The headline appeared in the New York Times on February 21, 1994: “Computers and Phones Pave New Path to College Degree.” The article characterized how the future of the college classroom “may be no classroom at all.” It went on to describe rising demand among students for “long-distance study” (the term online education hadn’t yet entered our vernacular). Among many faculty members quoted in the article, however, there was skepticism about teaching over a computer.
Fast forward to today, more than 25 years later. Online education has been the main driver of growth in higher education enrollments in the United States over the last decade, even before the Covid-19 pandemic forced essentially every college course to be delivered remotely.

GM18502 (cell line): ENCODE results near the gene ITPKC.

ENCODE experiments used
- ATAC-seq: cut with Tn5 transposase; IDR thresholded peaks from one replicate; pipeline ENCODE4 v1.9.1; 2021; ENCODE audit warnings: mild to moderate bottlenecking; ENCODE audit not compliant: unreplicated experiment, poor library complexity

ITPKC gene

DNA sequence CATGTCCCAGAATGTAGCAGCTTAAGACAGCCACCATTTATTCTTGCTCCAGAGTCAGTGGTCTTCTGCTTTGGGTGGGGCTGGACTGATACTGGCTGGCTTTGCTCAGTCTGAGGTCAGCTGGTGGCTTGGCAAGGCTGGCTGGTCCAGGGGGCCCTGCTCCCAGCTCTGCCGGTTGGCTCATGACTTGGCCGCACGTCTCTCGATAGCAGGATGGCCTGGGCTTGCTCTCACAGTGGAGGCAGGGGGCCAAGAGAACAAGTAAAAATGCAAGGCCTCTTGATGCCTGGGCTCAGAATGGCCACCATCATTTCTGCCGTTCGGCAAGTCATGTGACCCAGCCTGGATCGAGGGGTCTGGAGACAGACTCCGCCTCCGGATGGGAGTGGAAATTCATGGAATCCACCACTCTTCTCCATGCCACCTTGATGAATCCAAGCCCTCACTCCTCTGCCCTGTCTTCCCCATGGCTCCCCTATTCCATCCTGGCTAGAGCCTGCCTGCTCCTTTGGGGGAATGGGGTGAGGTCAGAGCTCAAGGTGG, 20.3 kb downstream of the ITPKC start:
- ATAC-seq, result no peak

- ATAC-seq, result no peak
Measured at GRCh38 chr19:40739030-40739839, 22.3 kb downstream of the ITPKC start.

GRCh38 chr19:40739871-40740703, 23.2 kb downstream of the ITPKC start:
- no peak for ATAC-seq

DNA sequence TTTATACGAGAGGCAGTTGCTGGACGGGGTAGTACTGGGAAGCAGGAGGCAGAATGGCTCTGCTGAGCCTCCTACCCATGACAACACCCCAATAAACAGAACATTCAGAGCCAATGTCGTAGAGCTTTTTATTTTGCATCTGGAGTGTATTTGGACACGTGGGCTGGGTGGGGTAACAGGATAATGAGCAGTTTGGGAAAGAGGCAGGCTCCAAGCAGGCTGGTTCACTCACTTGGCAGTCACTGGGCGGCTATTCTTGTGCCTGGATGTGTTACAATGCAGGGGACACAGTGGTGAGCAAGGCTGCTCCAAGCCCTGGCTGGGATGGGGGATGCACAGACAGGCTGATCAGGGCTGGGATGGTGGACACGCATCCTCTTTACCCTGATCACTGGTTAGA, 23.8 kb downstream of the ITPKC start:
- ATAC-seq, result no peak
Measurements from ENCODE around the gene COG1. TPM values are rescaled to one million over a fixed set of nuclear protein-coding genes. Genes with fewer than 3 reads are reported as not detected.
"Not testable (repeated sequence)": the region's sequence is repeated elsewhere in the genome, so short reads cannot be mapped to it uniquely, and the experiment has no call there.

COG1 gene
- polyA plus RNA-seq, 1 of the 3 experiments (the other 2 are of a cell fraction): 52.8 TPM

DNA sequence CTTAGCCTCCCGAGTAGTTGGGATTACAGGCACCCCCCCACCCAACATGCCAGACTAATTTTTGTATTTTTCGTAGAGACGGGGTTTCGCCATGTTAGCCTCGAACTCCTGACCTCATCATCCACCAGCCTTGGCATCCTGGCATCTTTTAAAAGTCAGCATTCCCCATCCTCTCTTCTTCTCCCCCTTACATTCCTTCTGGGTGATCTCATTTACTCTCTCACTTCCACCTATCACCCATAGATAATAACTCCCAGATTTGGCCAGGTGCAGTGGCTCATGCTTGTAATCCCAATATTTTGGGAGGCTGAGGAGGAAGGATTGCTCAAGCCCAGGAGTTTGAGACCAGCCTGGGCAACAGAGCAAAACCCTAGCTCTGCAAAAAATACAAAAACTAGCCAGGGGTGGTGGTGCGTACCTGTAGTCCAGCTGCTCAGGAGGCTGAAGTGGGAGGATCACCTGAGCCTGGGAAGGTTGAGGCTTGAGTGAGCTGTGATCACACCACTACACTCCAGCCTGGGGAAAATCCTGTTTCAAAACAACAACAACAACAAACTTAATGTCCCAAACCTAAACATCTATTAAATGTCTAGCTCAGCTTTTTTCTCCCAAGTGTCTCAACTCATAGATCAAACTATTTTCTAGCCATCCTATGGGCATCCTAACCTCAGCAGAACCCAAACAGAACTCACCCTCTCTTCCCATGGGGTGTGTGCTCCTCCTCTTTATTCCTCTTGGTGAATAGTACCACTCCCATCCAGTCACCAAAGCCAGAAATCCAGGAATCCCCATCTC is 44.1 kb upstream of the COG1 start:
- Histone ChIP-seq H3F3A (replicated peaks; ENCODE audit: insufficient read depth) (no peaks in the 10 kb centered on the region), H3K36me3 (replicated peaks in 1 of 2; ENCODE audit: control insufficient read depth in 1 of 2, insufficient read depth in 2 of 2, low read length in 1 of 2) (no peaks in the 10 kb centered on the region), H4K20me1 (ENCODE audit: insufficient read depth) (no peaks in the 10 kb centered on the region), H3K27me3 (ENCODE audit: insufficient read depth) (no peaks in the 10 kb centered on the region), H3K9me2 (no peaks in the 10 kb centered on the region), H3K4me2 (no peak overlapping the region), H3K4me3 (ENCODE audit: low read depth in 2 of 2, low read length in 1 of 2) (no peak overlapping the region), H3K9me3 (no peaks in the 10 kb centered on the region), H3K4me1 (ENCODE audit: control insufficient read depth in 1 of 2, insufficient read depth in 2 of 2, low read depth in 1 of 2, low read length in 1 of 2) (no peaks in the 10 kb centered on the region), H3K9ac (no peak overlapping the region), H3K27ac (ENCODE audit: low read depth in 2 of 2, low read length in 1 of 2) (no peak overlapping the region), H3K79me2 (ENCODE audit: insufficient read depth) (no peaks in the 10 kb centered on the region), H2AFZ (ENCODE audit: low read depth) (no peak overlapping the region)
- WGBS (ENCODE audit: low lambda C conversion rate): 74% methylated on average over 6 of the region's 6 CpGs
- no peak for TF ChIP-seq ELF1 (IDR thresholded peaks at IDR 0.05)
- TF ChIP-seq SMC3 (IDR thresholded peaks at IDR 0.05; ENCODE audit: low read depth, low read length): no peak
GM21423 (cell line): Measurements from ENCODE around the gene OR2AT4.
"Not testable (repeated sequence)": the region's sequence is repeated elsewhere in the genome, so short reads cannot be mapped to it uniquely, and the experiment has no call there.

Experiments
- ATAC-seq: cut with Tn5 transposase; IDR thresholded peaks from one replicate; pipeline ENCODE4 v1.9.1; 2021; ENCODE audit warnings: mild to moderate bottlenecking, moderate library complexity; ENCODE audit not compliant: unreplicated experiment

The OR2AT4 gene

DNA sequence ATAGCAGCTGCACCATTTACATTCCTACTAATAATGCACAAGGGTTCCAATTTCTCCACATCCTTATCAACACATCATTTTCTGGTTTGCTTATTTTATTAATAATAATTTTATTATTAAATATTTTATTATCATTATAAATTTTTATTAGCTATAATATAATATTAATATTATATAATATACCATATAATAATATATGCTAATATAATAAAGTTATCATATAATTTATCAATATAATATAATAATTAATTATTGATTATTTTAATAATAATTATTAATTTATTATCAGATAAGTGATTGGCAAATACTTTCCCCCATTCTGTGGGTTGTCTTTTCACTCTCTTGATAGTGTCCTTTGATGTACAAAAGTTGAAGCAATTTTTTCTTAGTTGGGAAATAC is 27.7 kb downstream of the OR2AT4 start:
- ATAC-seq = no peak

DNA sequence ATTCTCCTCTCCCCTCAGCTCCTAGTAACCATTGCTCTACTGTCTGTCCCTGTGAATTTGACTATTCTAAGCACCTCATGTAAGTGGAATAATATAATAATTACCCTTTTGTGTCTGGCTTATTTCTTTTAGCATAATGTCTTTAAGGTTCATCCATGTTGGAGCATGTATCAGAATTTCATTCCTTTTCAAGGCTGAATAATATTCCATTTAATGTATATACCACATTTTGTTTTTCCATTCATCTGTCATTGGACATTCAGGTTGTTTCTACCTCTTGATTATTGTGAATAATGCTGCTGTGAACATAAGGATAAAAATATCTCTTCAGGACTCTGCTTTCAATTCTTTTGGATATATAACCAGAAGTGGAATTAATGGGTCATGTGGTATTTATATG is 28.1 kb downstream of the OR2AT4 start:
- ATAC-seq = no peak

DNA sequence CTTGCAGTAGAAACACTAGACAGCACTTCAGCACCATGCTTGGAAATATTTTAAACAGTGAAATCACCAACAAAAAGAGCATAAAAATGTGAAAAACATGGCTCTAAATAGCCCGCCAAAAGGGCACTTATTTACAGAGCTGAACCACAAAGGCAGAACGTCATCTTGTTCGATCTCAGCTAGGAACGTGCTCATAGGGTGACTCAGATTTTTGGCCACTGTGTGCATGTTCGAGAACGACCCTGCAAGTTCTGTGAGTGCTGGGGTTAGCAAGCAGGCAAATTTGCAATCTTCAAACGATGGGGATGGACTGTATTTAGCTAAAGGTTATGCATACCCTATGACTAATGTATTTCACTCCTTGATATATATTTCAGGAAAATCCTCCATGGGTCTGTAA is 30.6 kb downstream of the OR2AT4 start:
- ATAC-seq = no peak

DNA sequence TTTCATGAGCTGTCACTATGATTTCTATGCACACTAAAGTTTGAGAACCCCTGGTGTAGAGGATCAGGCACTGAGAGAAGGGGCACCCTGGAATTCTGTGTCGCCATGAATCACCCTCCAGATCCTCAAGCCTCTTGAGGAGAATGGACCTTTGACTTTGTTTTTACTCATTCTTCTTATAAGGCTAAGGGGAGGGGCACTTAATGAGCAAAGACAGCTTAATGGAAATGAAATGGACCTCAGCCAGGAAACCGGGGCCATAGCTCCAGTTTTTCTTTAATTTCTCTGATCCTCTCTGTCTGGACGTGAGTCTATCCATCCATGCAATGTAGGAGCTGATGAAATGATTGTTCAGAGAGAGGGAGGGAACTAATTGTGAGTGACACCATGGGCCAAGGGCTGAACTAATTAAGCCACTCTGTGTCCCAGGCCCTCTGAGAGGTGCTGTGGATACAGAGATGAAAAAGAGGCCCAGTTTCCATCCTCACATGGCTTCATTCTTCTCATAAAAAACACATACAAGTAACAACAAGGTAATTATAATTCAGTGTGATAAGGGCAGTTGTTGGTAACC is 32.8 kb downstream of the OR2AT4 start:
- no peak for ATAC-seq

According to the U.S. Department of Education, one out of every three college students took at least one online class in 2018, representing 6.95 million learners. The share of online students in the U.S. has increased by 30 percent since 2010, even as the number of on-campus students dropped by more than a million.
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